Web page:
• No Reason to Feel Bad If “I Feel Bad” Gets Cancelled

    by  • October 31, 2018 • Other • 2 Comments

    I Feel Bad

    Every September the PTC attends they Paley Center for Media’s PaleyFest — where episodes of new television series are screened ahead of their broadcast TV premieres – to get a jump-start on the fall television season and to identify those shows that are likely to be problematic and also to look for shows that offer some promise of family-friendly entertainment.

    At this year’s PaleyFest, the new NBC comedy I Feel Bad stood-out as particularly problematic. In our review of the series, we pointed out the hypocritical way this series presents itself as a critic of our hypersexualized culture – only to exploit it for cheap laughs.

    The female protagonists Emet criticizes her male co-workers for designing female characters with “bowling ball boobs,” yet then deliberately invites them to sexually harass her by asking, “Be honest: am I still do-able?”  Elsewhere, Emet is horrified when her nine-year-old daughter who has joined a danceline, performs sexually suggestive dance moves, including “twerking,” rubbing against a boy’s midsection, and allowing the boy to lift her by her legs so that she straddles him, while he thrusts his crotch into her.

    In this age of #MeToo, content like this is out of place and hypocritical, especially when it involves a young girl.

    In addition, the first episode featured multiple profanities, vulgar anatomical references and sexualized dialogue, while the show’s producer has promised that such content would continue and even expand.

    The grossly inappropriate content in this series cannot be lightly dismissed as social commentary. Not when it is wallowing in the very behavior it purports to condemn. And not when it is rated as appropriate for children as young as fourteen.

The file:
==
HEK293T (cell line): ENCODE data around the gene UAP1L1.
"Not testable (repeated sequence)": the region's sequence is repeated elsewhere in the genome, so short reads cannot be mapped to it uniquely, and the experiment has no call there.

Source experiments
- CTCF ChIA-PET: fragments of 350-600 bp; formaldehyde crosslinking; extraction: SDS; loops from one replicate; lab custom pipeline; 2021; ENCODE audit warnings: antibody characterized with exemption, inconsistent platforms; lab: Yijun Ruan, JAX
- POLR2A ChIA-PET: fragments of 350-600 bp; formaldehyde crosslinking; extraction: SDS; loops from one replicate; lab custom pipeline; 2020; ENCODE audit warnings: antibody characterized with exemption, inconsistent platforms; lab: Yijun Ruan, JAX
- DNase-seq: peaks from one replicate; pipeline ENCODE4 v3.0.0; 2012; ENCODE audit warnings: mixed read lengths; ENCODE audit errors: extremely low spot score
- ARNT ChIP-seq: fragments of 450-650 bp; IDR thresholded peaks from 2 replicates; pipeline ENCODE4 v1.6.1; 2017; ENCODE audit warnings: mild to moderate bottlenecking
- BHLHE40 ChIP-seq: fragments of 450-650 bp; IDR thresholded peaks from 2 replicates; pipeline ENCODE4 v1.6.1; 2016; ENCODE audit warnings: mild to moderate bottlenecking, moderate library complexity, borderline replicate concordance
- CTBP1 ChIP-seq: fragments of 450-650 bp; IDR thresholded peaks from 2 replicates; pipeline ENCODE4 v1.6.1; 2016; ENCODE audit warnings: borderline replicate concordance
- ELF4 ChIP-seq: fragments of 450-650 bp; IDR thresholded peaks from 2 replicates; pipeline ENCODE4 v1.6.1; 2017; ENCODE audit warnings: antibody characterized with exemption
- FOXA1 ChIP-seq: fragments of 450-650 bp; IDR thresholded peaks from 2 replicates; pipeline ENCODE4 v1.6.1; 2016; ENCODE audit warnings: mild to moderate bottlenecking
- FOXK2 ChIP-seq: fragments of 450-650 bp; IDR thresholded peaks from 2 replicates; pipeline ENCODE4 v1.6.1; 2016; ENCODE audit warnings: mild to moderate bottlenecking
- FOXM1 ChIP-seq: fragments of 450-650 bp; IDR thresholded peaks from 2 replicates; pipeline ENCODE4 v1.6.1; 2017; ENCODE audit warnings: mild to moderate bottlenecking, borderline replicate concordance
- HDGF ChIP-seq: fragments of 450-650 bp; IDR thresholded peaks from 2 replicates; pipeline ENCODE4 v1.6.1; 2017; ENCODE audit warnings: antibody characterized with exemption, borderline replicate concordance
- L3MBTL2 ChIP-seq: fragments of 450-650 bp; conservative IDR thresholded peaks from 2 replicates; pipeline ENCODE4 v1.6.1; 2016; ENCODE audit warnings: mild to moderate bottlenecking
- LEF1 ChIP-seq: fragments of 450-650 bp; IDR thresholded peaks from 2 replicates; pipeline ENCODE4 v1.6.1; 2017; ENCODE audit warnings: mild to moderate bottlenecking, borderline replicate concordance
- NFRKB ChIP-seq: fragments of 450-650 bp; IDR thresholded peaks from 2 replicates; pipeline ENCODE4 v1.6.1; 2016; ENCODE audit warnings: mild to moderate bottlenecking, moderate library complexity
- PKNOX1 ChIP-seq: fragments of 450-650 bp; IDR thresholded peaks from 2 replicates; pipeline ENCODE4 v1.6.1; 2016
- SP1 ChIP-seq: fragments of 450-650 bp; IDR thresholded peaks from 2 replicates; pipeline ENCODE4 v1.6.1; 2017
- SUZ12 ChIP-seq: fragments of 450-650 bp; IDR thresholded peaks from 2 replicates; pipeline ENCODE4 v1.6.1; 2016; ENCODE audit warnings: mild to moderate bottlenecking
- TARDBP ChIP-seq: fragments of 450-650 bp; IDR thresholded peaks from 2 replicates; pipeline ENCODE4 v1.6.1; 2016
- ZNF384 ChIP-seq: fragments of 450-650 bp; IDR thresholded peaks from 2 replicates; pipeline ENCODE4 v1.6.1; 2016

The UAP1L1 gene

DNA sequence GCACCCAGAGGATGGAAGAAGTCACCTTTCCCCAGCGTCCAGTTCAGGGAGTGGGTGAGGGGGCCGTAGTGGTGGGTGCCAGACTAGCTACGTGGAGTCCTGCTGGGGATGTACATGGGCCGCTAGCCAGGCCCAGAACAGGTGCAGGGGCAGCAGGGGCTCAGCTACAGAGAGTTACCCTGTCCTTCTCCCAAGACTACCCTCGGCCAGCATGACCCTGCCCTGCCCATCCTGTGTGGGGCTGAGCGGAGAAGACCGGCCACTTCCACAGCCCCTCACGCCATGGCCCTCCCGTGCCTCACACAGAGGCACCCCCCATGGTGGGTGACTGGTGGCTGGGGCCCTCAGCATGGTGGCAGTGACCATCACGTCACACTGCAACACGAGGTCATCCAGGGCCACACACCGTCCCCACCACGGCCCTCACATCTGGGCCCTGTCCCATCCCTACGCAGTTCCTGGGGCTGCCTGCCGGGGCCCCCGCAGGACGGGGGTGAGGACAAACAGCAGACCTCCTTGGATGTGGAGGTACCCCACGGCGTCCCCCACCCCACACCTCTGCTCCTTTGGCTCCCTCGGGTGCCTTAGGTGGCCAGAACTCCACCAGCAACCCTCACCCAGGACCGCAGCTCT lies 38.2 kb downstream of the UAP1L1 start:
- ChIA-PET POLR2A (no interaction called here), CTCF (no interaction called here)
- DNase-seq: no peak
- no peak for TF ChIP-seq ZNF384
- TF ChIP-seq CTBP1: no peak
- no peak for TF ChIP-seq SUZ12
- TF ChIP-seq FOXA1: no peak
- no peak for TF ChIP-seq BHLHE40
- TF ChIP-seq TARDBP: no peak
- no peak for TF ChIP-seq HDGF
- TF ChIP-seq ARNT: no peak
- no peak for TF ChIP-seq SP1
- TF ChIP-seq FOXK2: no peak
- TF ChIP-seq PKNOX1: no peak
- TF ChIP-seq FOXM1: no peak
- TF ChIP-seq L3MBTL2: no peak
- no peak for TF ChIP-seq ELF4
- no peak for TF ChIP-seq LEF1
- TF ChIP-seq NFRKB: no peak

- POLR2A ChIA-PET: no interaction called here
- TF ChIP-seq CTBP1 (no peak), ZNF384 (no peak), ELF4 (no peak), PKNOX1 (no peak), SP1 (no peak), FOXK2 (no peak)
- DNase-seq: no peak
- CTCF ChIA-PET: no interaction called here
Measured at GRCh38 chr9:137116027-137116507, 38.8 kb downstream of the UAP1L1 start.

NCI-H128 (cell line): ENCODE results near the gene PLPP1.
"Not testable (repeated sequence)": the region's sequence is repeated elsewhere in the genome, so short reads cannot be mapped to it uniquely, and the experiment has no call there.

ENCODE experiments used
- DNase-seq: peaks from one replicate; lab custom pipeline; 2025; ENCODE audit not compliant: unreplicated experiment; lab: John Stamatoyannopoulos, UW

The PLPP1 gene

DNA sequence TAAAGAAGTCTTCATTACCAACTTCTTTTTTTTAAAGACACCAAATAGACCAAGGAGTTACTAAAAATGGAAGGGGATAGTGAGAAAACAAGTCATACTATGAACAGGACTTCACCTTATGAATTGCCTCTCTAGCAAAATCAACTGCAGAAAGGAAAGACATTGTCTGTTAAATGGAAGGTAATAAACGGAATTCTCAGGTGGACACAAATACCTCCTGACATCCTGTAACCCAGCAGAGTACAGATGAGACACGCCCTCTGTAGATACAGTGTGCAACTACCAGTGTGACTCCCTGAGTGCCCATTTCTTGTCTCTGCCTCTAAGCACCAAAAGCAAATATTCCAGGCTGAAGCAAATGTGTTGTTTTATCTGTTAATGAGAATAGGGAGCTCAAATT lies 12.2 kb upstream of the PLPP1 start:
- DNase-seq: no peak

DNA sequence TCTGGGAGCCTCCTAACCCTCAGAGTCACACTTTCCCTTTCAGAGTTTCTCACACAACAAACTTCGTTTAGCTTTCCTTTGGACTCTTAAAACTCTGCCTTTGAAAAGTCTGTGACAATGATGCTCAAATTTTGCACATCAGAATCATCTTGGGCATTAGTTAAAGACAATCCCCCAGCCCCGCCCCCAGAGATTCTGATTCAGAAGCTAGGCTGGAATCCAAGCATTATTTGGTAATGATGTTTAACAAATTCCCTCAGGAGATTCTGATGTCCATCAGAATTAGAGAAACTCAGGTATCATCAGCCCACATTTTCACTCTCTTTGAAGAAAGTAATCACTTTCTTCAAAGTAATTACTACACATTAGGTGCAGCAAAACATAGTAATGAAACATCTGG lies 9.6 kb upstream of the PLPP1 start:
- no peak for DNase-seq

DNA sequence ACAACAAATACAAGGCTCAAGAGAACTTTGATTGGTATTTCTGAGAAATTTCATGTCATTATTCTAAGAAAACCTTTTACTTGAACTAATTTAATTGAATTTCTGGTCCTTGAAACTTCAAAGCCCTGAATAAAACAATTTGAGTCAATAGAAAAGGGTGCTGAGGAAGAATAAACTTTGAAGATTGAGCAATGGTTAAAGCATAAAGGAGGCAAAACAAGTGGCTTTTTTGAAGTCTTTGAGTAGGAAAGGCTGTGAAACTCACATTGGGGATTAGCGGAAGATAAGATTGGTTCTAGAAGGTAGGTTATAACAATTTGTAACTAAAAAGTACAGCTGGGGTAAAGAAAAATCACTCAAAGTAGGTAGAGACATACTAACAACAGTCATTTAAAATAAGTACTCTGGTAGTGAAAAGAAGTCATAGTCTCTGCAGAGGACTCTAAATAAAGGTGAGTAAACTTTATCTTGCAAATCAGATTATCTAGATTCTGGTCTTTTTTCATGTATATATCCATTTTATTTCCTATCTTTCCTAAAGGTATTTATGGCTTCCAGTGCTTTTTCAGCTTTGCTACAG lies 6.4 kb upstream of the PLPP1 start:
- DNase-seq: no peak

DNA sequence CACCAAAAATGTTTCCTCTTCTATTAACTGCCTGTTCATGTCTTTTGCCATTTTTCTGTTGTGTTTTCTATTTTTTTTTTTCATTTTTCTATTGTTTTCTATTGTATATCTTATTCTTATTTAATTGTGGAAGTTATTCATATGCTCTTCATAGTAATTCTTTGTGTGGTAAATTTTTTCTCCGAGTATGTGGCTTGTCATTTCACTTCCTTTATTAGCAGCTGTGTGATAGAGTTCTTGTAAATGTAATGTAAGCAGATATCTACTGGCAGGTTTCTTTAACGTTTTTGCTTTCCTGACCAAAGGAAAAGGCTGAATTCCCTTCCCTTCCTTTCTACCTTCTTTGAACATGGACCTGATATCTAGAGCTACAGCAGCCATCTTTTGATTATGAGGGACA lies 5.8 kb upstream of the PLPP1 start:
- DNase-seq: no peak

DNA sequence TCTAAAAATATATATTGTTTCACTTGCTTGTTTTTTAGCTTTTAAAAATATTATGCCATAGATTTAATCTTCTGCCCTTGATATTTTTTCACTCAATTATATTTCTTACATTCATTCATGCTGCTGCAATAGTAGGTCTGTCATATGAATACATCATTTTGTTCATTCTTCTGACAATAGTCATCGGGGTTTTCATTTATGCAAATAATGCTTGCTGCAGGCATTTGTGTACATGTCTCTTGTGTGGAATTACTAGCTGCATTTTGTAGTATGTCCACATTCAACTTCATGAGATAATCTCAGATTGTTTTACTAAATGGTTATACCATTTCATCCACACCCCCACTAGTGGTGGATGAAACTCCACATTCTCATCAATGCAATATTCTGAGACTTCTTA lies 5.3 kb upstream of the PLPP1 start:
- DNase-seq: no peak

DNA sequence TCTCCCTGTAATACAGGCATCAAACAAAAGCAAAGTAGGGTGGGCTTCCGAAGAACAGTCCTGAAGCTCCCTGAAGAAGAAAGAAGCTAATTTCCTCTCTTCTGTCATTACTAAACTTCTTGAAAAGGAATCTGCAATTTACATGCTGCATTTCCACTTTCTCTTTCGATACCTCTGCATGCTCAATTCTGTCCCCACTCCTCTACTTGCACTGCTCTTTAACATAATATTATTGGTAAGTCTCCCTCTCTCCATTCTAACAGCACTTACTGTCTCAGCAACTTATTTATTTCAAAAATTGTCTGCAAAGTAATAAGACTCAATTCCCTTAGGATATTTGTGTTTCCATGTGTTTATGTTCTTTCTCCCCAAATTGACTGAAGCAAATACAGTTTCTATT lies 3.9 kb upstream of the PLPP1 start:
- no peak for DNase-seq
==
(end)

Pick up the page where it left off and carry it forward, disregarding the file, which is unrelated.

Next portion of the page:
The PTC has been reaching out to the show’s sponsors, and many of the companies that appeared on the first episodes have not returned for subsequent episodes – only 1 of the 20 advertisers we reached-out to in the last month has returned – and that company is a local media buyer, not a national sponsor. Meanwhile, many of the top-dollar, blue-chip sponsors seem to be abandoning ship and those ad availabilities appear to be going to bargain-shopper advertisers.

    All of which could spell trouble for the series.

    But given the problematic content, the disturbing sexualization of young girls, and the hypocritical way this program approaches workplace sexual harassment, there’s no reason to feel bad if I Feel Bad gets cancelled.




    Ms. Henson is a noted expert on entertainment industry trends and the how the impact of entertainment affects children and the American popular culture at large. She also directs the organization’s Advertiser Accountability Campaign, which encourages companies to sponsor family-friendly entertainment. She previously supervised the research and program content analysis operations of the PT and produced a number of groundbreaking PTC studies that document the levels of graphic sex, violence and profanity on television. Some of those reports include: The Ratings Sham I & II, Dying to Entertain, Faith in a Box, The Sour Family Hour, The Blue Tube, and TV Bloodbath. She began her career with the PTC in 1997 as an entertainment analyst, documenting instances of inappropriate content on television. Ms. Henson has appeared on a variety of television shows including Fox News Channel’s The O’Reilly Factor, Your World with Neil Cavuto, The Big Story, CNN Headline News’ ShowBiz Tonight, CNBC’s On the Money, MSNBC’s Scarborough Country, and CBN’s Newswatch. She is a frequent guest on radio talk shows across the country and has been quoted extensively in news sources such asEntertainment Weekly, Time, Newsweek, The Wall Street Journal, The Washington Post, Los Angeles Times, New York Times, USA Today, New York Daily News, Boston Globe, Chicago Tribune, San Francisco Chronicle, Variety, Associated Press, Reuters, and Bloomberg. Ms. Henson is a graduate of the University of Virginia where she received a BA in Government. She resides in Falls Church, Va., with her husband and their son.

    2 Responses to No Reason to Feel Bad If “I Feel Bad” Gets Cancelled

    1. moax429
      October 31, 2018 at 3:00 pm

      That’s great news you discovered, Georgi.

      If this show dies, I *won’t* “feel bad,” either

    2. October 31, 2018 at 10:04 am

      Before I begin, I just wanna say sorry for my previous comment here. That’s all.

      Anyway, I have three more reasons why I Feel Bad is on the verge of cancelation:
      1. It has a 23% approval rating on Rotten Tomatoes.
      2. The most recent episode, appropriately titled ‘I’m a Massive Hypocrite’, drew only 2.09 million same-day viewers. Looking back, the series premiere drew 5.72 million same-day viewers, and ratings have declined ever since.
      And 3. So far, NBC hasn’t confirmed a back nine order for the show.

      I may be right when I said this won’t even last the whole season.

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